Today, at nearly 40 years of age, I am still dealing with much of the psychological baggage of being disbelieved when I reported my symptoms. Please don’t do this to your kids!!

    My suggestion, depending on your kids’ ages, would be to try to help your kids articulate what stops them from doing activities and try to work around these specific things. If they can’t articulate what’s going on or if you really believe that anxiety or malingering is a big factor then perhaps some counselling with somebody who’s educated about kids with chronic illness/disability could be useful to help sort out what’s really happening.

    I love what Tracey wrote here too, quoted in the same article:

    “They are not lazy, bad, attention seeking or crazy. They are ill and they need help managing this life long condition. Sometimes they need a kick in the butt and sometimes they need a hug. Balance is the key!”

    So very true!!

  4. Beth
    I come back to this post often. It helps me focus on what my kids need and reminds that what we do helps.
    I want to be able to thank the reader who asked you post her thoughts..I agree completely with them.
    I am not a big fan of the push, push, push attitudes that seem to accompany many of the attitudes to EDS/hypermobile kids. I have encountered amongst some of the medical team we have seen.
    We do pacing and quiet times. It works better. My younger son is becoming much more in tune with what he needs. He will now ask to watch a quiet DVD in “the big bed. It is the parents bed and it has lots of pilows/big quilt. He can have a quiet DVD, rest time, snuggle with a stuffed animal or two. The result is happier, less worn out litle boy and in turn a happier family.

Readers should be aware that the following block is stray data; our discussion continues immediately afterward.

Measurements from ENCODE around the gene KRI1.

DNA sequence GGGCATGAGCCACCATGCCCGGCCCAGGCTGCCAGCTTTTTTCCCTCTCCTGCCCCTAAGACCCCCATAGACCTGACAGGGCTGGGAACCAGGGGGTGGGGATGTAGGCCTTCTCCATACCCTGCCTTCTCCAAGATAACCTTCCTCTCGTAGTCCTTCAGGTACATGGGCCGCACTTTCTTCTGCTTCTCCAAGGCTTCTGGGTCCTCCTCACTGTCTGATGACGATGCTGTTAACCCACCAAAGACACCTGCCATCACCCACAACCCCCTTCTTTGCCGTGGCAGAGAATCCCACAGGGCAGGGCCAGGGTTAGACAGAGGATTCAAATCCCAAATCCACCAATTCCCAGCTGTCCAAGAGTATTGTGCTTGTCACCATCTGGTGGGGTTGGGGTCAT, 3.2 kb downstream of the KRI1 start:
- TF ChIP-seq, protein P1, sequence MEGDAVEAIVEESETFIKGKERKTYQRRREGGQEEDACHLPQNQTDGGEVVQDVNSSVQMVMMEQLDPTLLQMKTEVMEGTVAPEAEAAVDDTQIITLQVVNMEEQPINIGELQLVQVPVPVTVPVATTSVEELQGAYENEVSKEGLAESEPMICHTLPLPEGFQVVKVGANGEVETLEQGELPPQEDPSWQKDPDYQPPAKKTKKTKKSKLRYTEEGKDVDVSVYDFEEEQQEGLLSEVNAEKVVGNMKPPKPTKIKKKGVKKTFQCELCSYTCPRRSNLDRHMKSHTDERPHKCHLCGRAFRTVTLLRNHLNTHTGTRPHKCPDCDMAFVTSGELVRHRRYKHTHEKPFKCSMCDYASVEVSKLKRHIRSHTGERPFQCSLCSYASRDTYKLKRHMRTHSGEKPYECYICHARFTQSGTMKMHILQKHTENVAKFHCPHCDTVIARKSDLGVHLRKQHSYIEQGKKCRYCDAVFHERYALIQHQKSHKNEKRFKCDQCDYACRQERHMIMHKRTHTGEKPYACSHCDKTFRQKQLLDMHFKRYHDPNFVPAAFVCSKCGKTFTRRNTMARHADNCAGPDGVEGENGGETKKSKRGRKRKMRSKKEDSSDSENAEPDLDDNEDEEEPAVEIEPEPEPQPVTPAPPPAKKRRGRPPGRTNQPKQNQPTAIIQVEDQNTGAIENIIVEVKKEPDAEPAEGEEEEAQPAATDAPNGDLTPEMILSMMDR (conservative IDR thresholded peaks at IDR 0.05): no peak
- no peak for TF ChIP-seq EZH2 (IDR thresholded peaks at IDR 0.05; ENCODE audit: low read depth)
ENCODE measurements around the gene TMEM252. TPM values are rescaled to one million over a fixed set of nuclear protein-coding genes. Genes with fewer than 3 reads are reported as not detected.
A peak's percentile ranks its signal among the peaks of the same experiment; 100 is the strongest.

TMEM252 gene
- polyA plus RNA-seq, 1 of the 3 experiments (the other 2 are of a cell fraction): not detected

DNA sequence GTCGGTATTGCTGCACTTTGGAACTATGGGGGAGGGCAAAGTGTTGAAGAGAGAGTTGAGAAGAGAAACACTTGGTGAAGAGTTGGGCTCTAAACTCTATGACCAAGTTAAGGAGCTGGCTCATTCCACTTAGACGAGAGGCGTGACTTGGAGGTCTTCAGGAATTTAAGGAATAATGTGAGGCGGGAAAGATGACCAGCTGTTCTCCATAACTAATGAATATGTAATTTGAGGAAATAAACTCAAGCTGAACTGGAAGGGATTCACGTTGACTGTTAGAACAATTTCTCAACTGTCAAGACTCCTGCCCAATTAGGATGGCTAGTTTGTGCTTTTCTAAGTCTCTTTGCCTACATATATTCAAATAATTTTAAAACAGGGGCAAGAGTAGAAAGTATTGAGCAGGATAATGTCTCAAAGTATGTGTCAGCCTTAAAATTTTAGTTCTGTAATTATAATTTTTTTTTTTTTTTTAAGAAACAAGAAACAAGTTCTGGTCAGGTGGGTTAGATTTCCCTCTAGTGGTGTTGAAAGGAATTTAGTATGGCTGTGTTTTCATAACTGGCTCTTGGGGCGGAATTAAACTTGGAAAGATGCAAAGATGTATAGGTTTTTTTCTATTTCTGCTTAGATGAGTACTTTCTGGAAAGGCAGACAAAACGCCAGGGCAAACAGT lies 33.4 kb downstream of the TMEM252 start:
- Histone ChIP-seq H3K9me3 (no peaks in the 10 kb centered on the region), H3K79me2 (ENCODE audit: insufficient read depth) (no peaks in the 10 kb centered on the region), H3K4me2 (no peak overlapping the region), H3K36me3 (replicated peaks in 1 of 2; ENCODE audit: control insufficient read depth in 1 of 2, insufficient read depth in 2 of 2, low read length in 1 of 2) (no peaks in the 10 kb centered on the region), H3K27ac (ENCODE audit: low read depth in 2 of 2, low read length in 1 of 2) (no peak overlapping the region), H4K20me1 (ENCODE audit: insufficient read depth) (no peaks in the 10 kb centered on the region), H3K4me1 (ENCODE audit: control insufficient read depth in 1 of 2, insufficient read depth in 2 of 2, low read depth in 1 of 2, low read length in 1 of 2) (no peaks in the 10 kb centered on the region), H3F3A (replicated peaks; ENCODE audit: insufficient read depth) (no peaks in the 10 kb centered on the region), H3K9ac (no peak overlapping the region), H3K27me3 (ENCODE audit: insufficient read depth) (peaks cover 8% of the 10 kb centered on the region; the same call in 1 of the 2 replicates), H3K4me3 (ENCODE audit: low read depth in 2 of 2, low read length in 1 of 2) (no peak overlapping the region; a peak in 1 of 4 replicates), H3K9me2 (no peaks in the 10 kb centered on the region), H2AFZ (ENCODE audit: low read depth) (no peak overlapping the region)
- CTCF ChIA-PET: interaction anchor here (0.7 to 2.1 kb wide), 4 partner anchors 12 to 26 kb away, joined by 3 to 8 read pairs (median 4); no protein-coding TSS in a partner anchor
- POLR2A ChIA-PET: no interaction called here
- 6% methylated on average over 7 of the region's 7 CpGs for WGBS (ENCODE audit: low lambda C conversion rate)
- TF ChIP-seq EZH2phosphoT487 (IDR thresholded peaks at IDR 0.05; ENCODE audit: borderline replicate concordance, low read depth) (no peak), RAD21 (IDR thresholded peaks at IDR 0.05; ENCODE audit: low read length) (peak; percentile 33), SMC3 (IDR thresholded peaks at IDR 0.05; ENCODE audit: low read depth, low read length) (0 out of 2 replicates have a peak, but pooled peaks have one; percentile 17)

School can be a tough place for these kids and I think sometimes the grown ups can easily forget this. Medical people included. Sitting is tiring, writing is tiring. Understanding this and putting in place things to help and most of all understanding can go such a long way in helping.

    • Thanks! I am so glad my rant is helpful to you! 🙂

      I think you are so right – school is a big deal for healthy kids, it is utterly exhausting for EDS kids. Every single part of life is exhausting for EDS kids (and many adults for that matter) and that needs to be taken into account;sadly, it often isn’t. Pacing just makes sense and it is probably the single most important lesson a child with EDS can learn.

      Thanks for commenting!

  5. Beth ! This is amazing, we have just started a home education blog for parents with kids with eds and other things, can I post your post here ingot my blog, I really think it will help others ! I can of course attribute it to you and to your blog ?

    • Sure, go ahead and share it, if you think it would be helpful! It would be great if you could include a link to my blog.

      Thanks again!